Really I think Rebol/Red would be better served if people didn't ask so much, so soon. What's wrong with small successes, built to larger ones? It's a big world, not every project must reach the moon on day one. Or year 18. :slight_smile:

Errr... I've never gone on the record, when it comes to timelines or promises or anything. Ren-C has always been a research project. Red is the project that kept saying a lot of (unrealistic) drop points.

I said I was going to try and attack some technical problems. I solved some of them. I'm proud of some designs and confident about them, I feel nervous about others ("was that right?")...and I also have other things to do in life--as most people do. It's great and validating to have Atronix on board, but they aren't in the language design business. They make a single product. So their timeline is all about that product, not about giving you a solution for writing mobile apps or whatever. If you can use it great, but be realistic here.

To summarize: no, nothing about Ren-C is about getting to any point faster than Red. It's about doing some things better, and hoping the community can convince Nenad that I actually did come up with good ideas, and adopt them.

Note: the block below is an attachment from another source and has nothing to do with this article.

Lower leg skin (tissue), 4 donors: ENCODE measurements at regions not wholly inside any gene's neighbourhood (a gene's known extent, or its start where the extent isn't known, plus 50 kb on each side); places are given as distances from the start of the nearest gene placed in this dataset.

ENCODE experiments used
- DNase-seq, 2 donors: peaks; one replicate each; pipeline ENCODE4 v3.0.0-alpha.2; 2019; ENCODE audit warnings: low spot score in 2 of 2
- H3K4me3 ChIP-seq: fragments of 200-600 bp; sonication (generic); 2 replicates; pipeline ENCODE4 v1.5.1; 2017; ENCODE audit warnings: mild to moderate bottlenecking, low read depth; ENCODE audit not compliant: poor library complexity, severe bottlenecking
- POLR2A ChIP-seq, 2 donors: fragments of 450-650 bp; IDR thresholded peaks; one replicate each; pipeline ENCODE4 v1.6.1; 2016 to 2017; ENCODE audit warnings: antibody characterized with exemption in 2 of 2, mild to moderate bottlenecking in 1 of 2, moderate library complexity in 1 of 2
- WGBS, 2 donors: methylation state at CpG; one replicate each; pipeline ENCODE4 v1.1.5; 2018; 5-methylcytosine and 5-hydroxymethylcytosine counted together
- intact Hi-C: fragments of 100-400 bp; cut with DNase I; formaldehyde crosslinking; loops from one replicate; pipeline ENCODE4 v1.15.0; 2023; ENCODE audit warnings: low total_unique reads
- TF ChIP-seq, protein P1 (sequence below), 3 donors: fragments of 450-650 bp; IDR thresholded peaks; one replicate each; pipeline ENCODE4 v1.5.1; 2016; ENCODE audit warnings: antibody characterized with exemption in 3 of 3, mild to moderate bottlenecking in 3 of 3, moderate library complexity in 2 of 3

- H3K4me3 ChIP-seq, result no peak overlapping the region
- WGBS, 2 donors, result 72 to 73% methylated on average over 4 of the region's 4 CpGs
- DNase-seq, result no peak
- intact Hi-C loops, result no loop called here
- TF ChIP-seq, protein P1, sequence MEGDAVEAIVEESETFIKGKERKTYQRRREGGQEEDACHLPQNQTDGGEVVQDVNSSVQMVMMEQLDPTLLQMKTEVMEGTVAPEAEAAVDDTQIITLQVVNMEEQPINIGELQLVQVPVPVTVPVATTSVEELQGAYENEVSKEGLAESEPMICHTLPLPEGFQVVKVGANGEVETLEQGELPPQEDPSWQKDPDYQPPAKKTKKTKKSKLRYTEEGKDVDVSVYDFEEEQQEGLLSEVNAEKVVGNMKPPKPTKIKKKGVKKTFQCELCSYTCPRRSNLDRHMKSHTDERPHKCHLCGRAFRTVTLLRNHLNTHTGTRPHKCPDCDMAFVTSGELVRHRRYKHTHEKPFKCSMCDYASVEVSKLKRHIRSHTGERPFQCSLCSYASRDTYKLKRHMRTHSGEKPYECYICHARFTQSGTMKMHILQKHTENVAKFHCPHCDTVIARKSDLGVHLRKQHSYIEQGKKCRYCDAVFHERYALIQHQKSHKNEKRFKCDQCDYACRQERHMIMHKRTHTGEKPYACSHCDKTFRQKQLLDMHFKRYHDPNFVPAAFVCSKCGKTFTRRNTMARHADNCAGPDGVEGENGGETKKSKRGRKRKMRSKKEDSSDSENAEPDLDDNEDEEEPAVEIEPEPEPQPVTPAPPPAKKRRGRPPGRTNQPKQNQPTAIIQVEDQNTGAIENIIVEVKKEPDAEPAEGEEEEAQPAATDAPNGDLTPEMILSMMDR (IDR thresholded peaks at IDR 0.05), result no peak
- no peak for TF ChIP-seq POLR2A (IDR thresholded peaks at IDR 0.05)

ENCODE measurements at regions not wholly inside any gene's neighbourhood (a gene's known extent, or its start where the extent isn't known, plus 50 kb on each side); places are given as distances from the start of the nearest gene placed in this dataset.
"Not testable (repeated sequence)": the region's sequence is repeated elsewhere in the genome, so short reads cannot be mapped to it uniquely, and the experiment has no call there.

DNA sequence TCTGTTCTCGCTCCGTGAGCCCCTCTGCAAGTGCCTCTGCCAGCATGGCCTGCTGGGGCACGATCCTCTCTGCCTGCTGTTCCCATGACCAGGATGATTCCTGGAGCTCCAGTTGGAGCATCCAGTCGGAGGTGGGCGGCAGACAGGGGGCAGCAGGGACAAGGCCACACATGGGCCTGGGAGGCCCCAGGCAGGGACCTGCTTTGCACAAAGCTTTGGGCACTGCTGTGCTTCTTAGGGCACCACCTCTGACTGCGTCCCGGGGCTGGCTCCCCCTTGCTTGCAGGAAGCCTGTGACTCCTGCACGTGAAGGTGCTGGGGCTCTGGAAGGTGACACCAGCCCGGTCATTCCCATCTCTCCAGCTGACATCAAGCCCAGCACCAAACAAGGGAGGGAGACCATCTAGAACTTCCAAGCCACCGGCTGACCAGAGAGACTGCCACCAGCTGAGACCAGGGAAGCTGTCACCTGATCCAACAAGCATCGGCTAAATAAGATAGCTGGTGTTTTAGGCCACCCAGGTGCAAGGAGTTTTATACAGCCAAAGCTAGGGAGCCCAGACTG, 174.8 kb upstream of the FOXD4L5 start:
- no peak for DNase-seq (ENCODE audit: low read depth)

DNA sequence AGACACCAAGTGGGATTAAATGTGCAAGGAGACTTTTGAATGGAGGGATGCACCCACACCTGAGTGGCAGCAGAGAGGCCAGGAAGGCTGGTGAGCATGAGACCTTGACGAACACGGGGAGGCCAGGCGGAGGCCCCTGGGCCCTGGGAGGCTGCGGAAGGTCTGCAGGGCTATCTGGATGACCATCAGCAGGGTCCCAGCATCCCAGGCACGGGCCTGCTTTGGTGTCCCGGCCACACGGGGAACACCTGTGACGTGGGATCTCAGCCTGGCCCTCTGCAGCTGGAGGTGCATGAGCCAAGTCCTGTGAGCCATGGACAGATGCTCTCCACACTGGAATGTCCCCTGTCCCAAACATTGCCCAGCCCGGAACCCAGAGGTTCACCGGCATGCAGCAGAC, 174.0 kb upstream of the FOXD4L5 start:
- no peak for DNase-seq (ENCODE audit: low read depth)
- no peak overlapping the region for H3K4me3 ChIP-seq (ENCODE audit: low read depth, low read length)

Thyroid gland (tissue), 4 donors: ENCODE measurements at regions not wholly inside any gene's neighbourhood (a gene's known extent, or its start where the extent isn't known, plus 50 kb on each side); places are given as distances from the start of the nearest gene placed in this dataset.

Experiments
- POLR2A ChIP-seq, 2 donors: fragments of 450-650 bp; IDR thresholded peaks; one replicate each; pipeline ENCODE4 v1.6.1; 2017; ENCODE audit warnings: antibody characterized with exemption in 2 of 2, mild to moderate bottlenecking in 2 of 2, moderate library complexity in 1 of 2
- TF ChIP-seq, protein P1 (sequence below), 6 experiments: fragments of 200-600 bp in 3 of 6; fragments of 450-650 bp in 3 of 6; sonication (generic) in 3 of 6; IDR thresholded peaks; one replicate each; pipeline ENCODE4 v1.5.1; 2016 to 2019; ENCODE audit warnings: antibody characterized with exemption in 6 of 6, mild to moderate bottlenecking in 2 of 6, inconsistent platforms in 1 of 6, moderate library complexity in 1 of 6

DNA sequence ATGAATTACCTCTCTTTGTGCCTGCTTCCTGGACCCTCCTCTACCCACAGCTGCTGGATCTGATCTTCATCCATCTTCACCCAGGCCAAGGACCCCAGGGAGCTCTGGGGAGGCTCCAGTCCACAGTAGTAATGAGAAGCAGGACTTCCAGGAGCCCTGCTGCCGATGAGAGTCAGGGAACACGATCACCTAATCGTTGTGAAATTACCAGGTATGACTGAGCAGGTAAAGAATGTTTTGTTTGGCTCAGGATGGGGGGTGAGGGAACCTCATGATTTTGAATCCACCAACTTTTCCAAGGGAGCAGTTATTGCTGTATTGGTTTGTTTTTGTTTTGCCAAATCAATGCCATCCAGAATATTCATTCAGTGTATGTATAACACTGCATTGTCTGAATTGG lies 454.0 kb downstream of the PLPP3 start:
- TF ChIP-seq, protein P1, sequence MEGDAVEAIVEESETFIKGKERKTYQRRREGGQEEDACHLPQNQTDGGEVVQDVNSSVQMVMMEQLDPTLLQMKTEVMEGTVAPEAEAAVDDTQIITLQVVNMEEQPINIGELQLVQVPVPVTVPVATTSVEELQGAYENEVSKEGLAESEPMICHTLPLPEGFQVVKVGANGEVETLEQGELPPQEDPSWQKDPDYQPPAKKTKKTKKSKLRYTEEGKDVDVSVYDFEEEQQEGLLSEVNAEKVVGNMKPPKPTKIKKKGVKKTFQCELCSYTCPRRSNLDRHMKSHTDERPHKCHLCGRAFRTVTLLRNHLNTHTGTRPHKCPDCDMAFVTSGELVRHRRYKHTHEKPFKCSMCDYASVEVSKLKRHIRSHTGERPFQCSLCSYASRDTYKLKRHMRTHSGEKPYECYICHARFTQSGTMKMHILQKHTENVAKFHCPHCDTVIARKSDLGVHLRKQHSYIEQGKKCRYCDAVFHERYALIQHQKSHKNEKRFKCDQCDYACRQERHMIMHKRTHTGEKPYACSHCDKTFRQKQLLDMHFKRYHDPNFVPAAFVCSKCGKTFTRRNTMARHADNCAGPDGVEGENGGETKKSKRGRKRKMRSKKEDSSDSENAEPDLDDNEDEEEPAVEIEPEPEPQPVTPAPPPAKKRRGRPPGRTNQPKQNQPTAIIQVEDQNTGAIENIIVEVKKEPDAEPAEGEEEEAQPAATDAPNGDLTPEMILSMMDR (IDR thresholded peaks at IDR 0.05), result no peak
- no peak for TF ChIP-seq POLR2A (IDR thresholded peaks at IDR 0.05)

Ed, are you aware of the ren-c builds on Android, and the apk with the demos?

No, I haven't been active in the mobile development space (using Rebol). The Saphirion website appears to not have been updated in years and the documentation there is sketchier that what's available for other projects.
I didn't mean to suggest that Redbol is incompatible with Android. My impression was that this platform lacked a reliable, well-supported/documented redbol solution there yet-- at least not until Red gets there.
I defer to others on this subject, as I don't want to put misinformation out there.

No I wasn't. Thanks for correcting the record.

I think that having some competition will be good for both. If you can make some things work that RED doesn't do so well then it will probably be added to RED. I think if you can get a killer GUI system on R3 it will push RED. My only complaint about RED is it is using the standard system library for GUI back end and there's no backup.

1 Like

There is backup, you can either write your own GUI in Draw or add another backend. It is lot of work, I know, but not impossible.

If I recall correctly, for Julia it is now possible to use the Red GUI. How about using something like that for r3 :clown_face:. Downside it would only work on supported platforms.

Presumably the documentation for Red GUI is good enough for you to try and do this?

One part of the question is not if it is possible, but if it adds something, is it wanted, or would it be a waste of time and time better spent on some other initiative to provide GUI.

If you do it, I'll use it!